A ruthlessly honest, emotionally charged, and utterly original exploration of Asian American consciousness and the struggle to be human
“Brilliant . . . To read this book is to become more human.”—Claudia Rankine, author of Citizen
Lambda Literary Award finalist
An innovative anthology showcasing Asian American and Pacific Islander women's historiesOur Voices, Our Histories brings together thirty-five Asian American and Pacific Islander authors in a single volume to explore the historical experiences, perspectives, and actions of Asian American and Pacific Islander women in the United States and beyond.
Literary Nonfiction. Asian & Asian American Studies. Women's Studies. GOOD GIRLS MARRY DOCTORS is the first anthology that examines tiger parenting from the perspective of the daughter.
Asian American Feminisms and Women of Color Politics brings together groundbreaking essays that speak to the relationship between Asian American feminisms, feminist of color work, and transnational feminist scholarship.
"Powerful...Iyer catalogues the toll that various forms of discrimination have taken and highlights the inspiring ways activists are fighting back. She] is an ideal chronicler of this experience."NOW IN PAPERBACK The nationally renowned racial justice advocate's illumination of the ongoing persecution of a range of American minorities
--The Washington Post
"Talusan sails past the conventions of trans and immigrant memoirs." --The New York Times Book Review
"A ball of light hurled into the dark undertow of migration and survival." --Ocean Vuong, author of On Earth We're Briefly Gorgeous
“A classic, for a reason” – Celeste Ng via Twitter
2017 National Book Critics Circle (NBCC) Finalist
ABA Indies Introduce Winter / Spring 2017 Selection
Barnes & Noble Discover Great New Writers Spring 2017 Selection
ALA 2018 Notable Books Selection
An intimate and poignant graphic novel portraying one family’s journey from war-torn Vietnam, from debut author Thi Bui.
Many people first encounter Hawai'i through the imagination--a postcard picture of hula girls, lu'aus, and plenty of sun, surf, and sea. While Hawai'i is indeed beautiful, Native Hawaiians struggle with the problems brought about by colonialism, military occupation, tourism, food insecurity, high costs of living, and climate change.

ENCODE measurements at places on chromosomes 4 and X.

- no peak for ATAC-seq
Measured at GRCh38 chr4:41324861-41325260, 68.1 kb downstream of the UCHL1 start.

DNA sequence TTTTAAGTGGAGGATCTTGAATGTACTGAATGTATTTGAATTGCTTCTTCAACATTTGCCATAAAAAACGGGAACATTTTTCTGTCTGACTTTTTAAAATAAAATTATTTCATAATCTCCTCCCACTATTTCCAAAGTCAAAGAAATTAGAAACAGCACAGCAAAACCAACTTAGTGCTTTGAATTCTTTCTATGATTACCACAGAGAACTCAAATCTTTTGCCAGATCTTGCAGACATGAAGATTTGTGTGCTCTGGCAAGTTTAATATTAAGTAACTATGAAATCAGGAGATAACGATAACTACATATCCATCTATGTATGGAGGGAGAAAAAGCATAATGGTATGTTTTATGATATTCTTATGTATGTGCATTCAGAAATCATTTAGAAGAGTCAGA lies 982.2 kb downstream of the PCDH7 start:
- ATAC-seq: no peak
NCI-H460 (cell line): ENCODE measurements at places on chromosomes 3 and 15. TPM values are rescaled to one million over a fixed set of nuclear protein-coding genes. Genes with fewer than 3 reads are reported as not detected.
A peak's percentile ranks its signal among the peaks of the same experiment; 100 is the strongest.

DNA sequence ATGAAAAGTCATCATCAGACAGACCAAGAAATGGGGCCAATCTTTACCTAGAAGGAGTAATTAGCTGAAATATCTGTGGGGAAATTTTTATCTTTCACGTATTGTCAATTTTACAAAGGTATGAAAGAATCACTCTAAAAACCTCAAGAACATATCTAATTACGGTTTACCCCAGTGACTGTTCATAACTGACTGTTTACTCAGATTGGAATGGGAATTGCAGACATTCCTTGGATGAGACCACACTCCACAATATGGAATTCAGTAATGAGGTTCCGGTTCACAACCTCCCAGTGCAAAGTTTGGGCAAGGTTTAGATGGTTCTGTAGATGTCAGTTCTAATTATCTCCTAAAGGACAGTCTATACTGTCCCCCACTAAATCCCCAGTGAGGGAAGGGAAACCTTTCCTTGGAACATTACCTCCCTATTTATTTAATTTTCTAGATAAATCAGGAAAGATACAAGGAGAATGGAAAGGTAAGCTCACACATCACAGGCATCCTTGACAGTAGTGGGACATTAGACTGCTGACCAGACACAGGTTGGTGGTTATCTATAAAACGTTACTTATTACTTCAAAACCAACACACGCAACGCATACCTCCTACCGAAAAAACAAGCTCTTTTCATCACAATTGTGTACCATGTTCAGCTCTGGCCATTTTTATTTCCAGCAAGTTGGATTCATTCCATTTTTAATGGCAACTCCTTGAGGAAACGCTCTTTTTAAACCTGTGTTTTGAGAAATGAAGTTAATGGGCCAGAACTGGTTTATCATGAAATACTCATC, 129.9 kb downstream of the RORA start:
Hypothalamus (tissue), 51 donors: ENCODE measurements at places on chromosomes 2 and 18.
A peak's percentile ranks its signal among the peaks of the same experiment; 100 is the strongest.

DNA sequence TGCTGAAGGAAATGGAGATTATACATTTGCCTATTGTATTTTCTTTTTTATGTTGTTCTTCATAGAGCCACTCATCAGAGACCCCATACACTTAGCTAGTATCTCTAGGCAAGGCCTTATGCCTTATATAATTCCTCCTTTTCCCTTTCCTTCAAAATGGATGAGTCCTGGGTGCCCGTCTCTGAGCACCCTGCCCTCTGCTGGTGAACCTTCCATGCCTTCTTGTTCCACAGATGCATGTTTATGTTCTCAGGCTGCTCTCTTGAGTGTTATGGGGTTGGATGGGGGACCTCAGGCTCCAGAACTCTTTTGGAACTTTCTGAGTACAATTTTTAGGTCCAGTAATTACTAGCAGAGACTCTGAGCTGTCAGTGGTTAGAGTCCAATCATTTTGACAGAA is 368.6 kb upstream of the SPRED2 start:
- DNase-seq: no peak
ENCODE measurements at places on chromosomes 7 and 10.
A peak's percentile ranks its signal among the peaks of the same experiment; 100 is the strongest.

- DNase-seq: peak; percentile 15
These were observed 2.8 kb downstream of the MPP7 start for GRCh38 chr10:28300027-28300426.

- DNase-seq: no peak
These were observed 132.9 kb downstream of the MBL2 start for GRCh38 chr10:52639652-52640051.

The pioneering Asian American labor organizer and writer’s vision for intersectional and anti-racist activism.
In this powerful, deeply humanistic book, Grace Lee Boggs, a legendary figure in the struggle for justice in America, shrewdly assesses the current crisis—political, economical, and environmental—and shows how to create the radical social change
Winner of the Pacific Northwest Booksellers Association Award
We will look back at our time apart and laugh together and be sad, but we will have many stories. If you have no suffering, you have no story to tell—isn’t it true?
New York Times Bestseller!
A stunning graphic memoir recounting actor/author/activist George Takei's childhood imprisoned within American concentration camps during World War II. Experience the forces that shaped an American icon -- and America itself -- in this gripping tale of courage, country, loyalty, and love.
A “comprehensive…fascinating” (The New York Times Book Review) history of Asian Americans and their role in American life, by one of the nation’s preeminent scholars on the subject.
In the past fifty years, Asian Americans have helped change the face of America and are now the fastest growing group in the United States.
Heartfelt personal accounts from Asian American women on their experiences with skin color bias, from being labeled "too dark" to becoming empowered to challenge beauty standards
A Finalist for the 2018 Los Angeles Times Book Prize in History
"A luminous biography." —Rafia Zakaria, Guardian